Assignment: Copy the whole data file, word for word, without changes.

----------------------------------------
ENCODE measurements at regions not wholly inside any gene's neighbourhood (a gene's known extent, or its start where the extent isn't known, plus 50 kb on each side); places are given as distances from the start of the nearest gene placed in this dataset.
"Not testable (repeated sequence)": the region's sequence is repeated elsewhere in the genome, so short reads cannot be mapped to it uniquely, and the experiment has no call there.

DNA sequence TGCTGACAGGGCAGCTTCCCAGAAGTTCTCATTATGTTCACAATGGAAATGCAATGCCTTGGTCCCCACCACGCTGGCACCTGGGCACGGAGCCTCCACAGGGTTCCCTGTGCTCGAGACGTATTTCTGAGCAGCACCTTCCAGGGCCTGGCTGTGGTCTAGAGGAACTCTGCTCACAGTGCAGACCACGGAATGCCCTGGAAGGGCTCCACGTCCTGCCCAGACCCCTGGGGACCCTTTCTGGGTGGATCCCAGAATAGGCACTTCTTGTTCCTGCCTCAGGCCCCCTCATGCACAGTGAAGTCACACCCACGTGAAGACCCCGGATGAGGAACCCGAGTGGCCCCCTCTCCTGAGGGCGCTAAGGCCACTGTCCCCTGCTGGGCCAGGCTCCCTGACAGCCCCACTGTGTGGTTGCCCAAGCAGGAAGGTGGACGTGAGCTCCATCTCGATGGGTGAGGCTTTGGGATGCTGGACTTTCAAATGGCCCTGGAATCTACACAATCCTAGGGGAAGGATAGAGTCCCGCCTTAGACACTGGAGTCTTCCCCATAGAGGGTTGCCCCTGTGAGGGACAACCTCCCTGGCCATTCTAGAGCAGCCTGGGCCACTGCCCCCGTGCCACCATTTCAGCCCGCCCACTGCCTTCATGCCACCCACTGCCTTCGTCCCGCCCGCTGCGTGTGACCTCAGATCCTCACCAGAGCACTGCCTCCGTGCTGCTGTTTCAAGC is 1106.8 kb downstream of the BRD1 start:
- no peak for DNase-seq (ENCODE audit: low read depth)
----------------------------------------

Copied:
ENCODE measurements at regions not wholly inside any gene's neighbourhood (a gene's known extent, or its start where the extent isn't known, plus 50 kb on each side); places are given as distances from the start of the nearest gene placed in this dataset.
"Not testable (repeated sequence)": the region's sequence is repeated elsewhere in the genome, so short reads cannot be mapped to it uniquely, and the experiment has no call there.

DNA sequence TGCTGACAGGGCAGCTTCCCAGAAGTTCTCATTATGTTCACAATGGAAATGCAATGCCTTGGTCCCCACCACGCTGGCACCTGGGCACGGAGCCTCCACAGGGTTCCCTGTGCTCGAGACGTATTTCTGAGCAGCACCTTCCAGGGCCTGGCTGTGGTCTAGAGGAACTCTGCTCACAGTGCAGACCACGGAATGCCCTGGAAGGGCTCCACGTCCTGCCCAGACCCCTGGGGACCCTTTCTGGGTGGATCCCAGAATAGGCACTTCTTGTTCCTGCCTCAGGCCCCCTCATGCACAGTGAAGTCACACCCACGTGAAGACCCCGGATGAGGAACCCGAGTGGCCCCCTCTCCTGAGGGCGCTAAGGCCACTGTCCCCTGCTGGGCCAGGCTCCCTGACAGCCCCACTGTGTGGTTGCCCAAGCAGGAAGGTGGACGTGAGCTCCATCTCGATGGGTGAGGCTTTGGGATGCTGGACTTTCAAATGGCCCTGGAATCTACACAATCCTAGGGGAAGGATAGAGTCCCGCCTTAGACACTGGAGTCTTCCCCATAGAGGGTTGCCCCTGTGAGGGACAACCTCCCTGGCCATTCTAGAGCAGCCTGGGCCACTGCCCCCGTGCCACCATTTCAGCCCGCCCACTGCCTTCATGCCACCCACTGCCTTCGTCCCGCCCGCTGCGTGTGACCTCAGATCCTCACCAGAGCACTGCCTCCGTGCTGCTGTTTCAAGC is 1106.8 kb downstream of the BRD1 start:
- no peak for DNase-seq (ENCODE audit: low read depth)